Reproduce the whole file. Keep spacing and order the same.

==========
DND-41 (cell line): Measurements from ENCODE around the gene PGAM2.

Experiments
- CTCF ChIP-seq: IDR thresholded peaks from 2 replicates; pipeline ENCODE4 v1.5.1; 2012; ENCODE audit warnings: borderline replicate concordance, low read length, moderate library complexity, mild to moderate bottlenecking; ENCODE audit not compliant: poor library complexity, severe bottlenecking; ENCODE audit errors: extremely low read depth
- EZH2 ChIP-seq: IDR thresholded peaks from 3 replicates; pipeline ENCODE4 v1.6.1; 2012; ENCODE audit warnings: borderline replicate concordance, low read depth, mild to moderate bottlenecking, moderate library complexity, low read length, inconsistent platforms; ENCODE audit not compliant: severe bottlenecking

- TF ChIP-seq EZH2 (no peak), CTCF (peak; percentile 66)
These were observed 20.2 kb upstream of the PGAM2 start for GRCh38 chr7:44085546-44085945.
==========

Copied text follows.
DND-41 (cell line): Measurements from ENCODE around the gene PGAM2.

Experiments
- CTCF ChIP-seq: IDR thresholded peaks from 2 replicates; pipeline ENCODE4 v1.5.1; 2012; ENCODE audit warnings: borderline replicate concordance, low read length, moderate library complexity, mild to moderate bottlenecking; ENCODE audit not compliant: poor library complexity, severe bottlenecking; ENCODE audit errors: extremely low read depth
- EZH2 ChIP-seq: IDR thresholded peaks from 3 replicates; pipeline ENCODE4 v1.6.1; 2012; ENCODE audit warnings: borderline replicate concordance, low read depth, mild to moderate bottlenecking, moderate library complexity, low read length, inconsistent platforms; ENCODE audit not compliant: severe bottlenecking

- TF ChIP-seq EZH2 (no peak), CTCF (peak; percentile 66)
These were observed 20.2 kb upstream of the PGAM2 start for GRCh38 chr7:44085546-44085945.